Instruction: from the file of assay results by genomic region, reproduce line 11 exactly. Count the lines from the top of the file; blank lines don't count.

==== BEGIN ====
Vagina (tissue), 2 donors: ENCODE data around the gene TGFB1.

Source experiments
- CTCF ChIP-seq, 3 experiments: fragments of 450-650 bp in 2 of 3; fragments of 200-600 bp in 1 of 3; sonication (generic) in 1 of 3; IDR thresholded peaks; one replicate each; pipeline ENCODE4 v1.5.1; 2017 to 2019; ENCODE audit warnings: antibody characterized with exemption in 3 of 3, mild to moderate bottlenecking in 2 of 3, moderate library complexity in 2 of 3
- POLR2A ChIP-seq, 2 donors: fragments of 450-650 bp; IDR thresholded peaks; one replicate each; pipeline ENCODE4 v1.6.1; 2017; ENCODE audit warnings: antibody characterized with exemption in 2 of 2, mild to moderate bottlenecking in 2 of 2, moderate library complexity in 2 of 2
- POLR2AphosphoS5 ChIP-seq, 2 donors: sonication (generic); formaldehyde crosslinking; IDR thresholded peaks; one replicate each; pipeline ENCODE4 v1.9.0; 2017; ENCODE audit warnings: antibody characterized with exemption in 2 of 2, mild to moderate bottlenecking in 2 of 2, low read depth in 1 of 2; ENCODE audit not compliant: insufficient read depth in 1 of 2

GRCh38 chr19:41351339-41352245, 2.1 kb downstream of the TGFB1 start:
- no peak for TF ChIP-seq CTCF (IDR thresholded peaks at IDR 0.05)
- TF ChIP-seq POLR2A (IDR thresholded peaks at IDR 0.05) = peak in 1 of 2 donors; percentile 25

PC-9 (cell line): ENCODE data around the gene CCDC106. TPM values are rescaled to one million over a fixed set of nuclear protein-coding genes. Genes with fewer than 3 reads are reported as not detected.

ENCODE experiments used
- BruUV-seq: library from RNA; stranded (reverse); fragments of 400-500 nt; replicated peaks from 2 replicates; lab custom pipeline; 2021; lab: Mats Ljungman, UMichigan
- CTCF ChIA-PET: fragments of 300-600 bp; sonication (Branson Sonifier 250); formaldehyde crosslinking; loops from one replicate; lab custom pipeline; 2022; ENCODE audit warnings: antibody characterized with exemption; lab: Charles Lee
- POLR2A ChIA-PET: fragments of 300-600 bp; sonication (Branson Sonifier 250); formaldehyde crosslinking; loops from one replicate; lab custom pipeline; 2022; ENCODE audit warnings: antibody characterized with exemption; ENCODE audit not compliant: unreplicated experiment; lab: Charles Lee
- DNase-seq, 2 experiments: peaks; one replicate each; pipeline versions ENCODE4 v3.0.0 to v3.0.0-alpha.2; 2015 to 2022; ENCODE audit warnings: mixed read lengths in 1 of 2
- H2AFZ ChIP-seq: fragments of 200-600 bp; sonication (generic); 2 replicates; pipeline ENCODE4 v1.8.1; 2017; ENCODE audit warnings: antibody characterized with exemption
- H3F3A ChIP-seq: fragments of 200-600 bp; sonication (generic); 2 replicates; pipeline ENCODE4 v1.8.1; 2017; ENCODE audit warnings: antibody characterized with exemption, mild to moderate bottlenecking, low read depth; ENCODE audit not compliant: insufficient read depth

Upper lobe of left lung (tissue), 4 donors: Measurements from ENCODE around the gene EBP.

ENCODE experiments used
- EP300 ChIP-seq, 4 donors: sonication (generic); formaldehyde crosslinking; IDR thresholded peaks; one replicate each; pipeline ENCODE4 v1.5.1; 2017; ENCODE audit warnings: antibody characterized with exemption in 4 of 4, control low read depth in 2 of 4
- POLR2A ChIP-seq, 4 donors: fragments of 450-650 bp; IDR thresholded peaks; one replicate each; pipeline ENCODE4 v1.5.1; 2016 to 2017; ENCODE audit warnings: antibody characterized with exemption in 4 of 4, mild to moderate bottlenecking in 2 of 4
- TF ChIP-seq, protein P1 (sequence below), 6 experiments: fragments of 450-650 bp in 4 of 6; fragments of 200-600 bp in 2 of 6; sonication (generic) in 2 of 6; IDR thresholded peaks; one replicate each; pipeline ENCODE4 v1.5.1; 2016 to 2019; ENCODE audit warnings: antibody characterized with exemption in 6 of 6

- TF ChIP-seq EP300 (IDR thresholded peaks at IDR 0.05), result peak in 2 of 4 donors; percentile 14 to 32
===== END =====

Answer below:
- BruUV-seq: library from RNA; stranded (reverse); fragments of 400-500 nt; replicated peaks from 2 replicates; lab custom pipeline; 2021; lab: Mats Ljungman, UMichigan